1980. Tom Selleck had emboldened men across the world to grow out their mustaches. Pink Floyd created a protest message for a generation, convincing young X’ers that each of them were, indeed, just another brick in the wall. Women (and some men) matched ripped sweatshirts with high-heels. The Duck and Cover movement gained new traction as desks around America became best-in-category shields against unexpected, but imminent, nuclear inter-continental ballistic missile strikes from the USSR. Yes, 1980 was quite the year. The dystopian future appeared to be awakening, and this time, it was wearing leg warmers.
Straddling the harbor of the downtown Tallinn, the capital city of Estonia, the imposing Linnahall was also a feature of 1980. Now abandoned, the enormously brutal structure was conceived and built for the 22nd Olympiad. The infamous 1980 Olympic games were held in Moscow – capital city of the former USSR, and some distance away from the nearest ocean. And so, the little known ex-Soviet nation of Estonia was selected to host the sailing events. The Kremlin decided to build the extravagantly grey Linnahall venue, to showcase the, ah, concrete pouring expertise of the rising Soviet nation.
Unfortunately, the 1980 Olympics were boycotted by 65 nations, including powerhouse Olympic nations like China, the USA, and West Germany, and so the “in Soviet Russia we know concrete” message didn’t get the television airplay that the Kremlin had so dearly hoped for. Soon after the Olympics, Tallinn’s Linnahall was abandoned.
Organised by the United States, the Moscow Olympic boycott was a propaganda exercise to convince the world that a Soviet war in Afghanistan was bad. However, history tells us the war in Afghanistan was prolonged for another nine years until the late 1980’s, due in large part to the White House supplying billions of dollars and sophisticated weaponry to the militant Afghani group known as the “Mujahideen” – the rag-tag group of militants that were battling against the Soviet invaders. Why does this sound terribly familiar?
Translated as “people doing Jihad”, the USA was financing the very group of Mujahideen fighters that would soon morph to become – the Taliban. Among these future war-on-terror-poster-boys, who in 1980 were sporting genuine shoulder-mounted made-in-America anti-aircraft-missiles, was Osama Bin Laden. When the Soviet War finally ended, Bin Laden returned to Saudi Arabia, a hero. After all, his group of US dollar backed guerrilla fighters had managed to evict the mighty USSR from Afghanistan.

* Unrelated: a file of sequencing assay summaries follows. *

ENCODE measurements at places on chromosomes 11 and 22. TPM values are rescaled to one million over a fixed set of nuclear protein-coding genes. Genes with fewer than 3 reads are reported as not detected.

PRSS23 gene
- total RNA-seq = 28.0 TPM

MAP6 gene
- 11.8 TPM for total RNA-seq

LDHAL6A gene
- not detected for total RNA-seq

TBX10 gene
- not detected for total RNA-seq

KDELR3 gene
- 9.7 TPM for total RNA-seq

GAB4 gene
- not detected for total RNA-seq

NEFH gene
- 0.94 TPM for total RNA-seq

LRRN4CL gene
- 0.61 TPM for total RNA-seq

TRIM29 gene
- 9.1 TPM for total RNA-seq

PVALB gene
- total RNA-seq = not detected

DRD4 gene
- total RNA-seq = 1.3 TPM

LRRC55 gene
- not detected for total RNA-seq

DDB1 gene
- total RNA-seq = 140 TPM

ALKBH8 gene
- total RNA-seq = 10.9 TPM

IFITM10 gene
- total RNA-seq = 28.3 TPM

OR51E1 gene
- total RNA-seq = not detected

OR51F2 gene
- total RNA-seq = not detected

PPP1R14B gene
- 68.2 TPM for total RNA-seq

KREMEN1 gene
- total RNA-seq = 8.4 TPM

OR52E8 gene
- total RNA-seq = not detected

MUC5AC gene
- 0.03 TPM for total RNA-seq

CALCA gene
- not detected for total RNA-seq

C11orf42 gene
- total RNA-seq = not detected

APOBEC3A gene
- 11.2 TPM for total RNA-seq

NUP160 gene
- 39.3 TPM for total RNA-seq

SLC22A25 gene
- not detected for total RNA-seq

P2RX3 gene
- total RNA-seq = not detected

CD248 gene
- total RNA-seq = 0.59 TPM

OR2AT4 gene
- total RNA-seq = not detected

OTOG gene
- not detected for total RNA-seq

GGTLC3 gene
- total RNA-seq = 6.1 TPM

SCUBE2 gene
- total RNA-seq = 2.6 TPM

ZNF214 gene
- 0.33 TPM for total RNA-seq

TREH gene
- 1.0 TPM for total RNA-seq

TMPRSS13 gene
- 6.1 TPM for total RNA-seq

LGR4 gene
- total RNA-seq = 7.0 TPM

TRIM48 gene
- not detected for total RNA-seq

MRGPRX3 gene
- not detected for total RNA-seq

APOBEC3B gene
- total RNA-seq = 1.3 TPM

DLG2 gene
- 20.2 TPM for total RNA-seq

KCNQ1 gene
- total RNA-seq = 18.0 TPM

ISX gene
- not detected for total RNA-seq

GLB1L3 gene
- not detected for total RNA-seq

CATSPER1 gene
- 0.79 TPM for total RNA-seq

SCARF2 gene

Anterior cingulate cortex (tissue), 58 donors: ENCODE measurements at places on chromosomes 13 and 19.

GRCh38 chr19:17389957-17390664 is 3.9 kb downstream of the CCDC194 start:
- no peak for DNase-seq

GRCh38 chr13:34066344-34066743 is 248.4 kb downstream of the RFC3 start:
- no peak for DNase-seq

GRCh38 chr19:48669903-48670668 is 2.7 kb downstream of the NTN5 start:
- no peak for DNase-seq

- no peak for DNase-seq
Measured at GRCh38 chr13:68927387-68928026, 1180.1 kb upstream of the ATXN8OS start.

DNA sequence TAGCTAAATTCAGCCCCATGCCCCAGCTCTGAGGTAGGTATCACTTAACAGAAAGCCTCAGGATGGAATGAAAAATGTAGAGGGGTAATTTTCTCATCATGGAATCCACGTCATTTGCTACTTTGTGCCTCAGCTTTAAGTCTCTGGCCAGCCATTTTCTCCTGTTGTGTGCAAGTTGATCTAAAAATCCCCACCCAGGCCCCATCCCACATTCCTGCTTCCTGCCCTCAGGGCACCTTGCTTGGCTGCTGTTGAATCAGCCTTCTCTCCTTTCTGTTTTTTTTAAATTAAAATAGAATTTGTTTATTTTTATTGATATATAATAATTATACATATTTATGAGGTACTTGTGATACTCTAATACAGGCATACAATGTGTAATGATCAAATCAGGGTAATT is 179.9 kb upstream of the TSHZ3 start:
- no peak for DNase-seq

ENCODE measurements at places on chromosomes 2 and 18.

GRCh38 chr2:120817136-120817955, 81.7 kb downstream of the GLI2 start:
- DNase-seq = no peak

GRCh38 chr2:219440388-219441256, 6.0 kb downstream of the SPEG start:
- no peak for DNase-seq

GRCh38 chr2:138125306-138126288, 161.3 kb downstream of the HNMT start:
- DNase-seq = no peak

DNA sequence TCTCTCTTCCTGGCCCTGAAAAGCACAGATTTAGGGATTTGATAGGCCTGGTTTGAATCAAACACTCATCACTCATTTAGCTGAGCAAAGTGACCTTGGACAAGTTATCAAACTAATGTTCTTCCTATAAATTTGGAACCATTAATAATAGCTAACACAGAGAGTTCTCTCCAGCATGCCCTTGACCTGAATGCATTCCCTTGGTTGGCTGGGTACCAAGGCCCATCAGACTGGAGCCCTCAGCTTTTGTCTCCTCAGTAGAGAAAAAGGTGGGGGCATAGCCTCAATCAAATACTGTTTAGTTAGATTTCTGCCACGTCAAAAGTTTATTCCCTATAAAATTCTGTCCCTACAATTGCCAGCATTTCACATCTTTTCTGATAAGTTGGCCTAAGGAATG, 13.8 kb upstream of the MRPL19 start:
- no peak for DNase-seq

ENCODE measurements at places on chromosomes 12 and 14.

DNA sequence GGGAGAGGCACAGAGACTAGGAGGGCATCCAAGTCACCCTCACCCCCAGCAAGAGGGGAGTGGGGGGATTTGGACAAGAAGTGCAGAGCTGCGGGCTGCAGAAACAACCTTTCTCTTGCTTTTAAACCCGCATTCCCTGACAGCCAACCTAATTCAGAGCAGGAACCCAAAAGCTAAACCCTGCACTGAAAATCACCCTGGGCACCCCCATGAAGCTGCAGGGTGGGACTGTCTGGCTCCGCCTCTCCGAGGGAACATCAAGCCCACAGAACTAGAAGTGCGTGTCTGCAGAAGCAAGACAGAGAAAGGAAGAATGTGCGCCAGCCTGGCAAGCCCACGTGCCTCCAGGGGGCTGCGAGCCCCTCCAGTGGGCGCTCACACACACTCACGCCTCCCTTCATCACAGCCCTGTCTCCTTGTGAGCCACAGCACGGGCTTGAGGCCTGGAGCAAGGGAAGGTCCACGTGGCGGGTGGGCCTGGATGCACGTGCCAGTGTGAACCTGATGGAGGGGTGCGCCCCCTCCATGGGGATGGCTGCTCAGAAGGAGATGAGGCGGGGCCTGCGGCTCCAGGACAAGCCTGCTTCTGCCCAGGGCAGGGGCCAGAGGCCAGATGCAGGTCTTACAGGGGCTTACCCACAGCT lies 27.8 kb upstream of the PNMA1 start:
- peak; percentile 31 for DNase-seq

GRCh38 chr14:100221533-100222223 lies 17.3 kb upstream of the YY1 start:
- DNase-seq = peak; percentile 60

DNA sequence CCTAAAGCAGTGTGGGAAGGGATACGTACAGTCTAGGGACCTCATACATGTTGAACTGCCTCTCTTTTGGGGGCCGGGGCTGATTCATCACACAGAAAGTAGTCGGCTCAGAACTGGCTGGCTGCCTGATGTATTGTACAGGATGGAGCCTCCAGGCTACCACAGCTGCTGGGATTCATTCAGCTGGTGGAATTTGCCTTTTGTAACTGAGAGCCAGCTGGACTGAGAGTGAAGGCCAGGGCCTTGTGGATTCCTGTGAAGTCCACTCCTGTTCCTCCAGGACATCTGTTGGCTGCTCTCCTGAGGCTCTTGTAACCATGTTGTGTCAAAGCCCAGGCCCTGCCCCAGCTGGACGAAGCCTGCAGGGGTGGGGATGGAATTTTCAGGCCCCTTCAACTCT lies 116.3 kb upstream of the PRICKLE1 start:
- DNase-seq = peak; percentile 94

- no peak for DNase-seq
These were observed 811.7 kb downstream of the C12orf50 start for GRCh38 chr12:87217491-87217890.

Bin Laden then continued on with the new work at hand, using his new-found military strength to continue the build-up of the secret organisation of Al Qaeda. You may know Al Qaeda for claiming responsibility for such events as the September 11 attacks, among several other particularly dark moments of the last decade or so.
This article, was supposed to be about the Linnahall.
Perhaps the moral of the story is, next time I’m in the wonderfully historical city of Tallinn during December, I’ll spend more time checking out the Christmas markets, and less time sitting atop the Linnahall, chatting with visiting French and Swedish students about just how bat-shit crazy this world truly can be.
Travel is helping me to join a lot of dots, that seemingly were always intended to have been joined.
Welcome, to 2013.
PS, I’m sure a lot of these ex-soviet states get a little bored with western bloggers depicting their nations as, well, ex-soviet states. However, the Linnahall is pure-evil, and deserves to be presented in the darkest light possible.
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